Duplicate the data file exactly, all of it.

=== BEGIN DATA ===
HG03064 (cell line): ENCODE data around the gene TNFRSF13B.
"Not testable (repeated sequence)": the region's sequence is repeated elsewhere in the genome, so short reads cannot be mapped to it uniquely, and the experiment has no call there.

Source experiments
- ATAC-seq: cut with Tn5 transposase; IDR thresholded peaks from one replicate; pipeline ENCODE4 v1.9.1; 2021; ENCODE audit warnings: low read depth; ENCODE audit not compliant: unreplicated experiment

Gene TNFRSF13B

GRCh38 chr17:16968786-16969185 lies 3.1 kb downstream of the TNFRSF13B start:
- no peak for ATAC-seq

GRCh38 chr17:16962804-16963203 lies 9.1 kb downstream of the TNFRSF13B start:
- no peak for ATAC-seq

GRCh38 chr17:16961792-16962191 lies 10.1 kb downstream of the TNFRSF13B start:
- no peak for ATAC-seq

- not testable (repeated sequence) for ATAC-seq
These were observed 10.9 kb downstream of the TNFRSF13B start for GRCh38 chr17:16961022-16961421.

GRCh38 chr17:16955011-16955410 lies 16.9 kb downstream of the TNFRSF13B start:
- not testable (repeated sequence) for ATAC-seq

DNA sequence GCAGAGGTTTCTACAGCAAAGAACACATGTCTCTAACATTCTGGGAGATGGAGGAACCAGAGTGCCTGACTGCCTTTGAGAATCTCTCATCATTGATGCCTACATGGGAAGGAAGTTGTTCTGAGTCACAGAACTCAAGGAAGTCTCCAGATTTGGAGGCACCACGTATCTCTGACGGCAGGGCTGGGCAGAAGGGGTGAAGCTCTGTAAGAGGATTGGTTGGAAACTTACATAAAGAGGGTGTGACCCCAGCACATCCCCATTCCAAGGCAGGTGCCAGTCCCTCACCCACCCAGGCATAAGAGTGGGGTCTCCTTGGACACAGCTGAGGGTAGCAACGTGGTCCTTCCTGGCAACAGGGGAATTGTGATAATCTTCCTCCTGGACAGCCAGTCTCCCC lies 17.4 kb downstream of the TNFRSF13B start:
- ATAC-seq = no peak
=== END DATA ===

HG03064 (cell line): ENCODE data around the gene TNFRSF13B.
"Not testable (repeated sequence)": the region's sequence is repeated elsewhere in the genome, so short reads cannot be mapped to it uniquely, and the experiment has no call there.

Source experiments
- ATAC-seq: cut with Tn5 transposase; IDR thresholded peaks from one replicate; pipeline ENCODE4 v1.9.1; 2021; ENCODE audit warnings: low read depth; ENCODE audit not compliant: unreplicated experiment

Gene TNFRSF13B

GRCh38 chr17:16968786-16969185 lies 3.1 kb downstream of the TNFRSF13B start:
- no peak for ATAC-seq

GRCh38 chr17:16962804-16963203 lies 9.1 kb downstream of the TNFRSF13B start:
- no peak for ATAC-seq

GRCh38 chr17:16961792-16962191 lies 10.1 kb downstream of the TNFRSF13B start:
- no peak for ATAC-seq

- not testable (repeated sequence) for ATAC-seq
These were observed 10.9 kb downstream of the TNFRSF13B start for GRCh38 chr17:16961022-16961421.

GRCh38 chr17:16955011-16955410 lies 16.9 kb downstream of the TNFRSF13B start:
- not testable (repeated sequence) for ATAC-seq

DNA sequence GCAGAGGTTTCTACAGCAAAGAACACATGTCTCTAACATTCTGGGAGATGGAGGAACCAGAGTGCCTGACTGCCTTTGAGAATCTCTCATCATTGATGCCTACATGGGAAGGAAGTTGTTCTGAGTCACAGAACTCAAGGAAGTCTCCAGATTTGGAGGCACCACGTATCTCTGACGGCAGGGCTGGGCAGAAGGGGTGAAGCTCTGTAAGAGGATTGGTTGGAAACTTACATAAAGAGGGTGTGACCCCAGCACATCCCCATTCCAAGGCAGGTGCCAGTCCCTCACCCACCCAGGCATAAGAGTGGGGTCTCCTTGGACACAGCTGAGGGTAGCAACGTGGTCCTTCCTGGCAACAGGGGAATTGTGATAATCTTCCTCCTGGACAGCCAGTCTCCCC lies 17.4 kb downstream of the TNFRSF13B start:
- ATAC-seq = no peak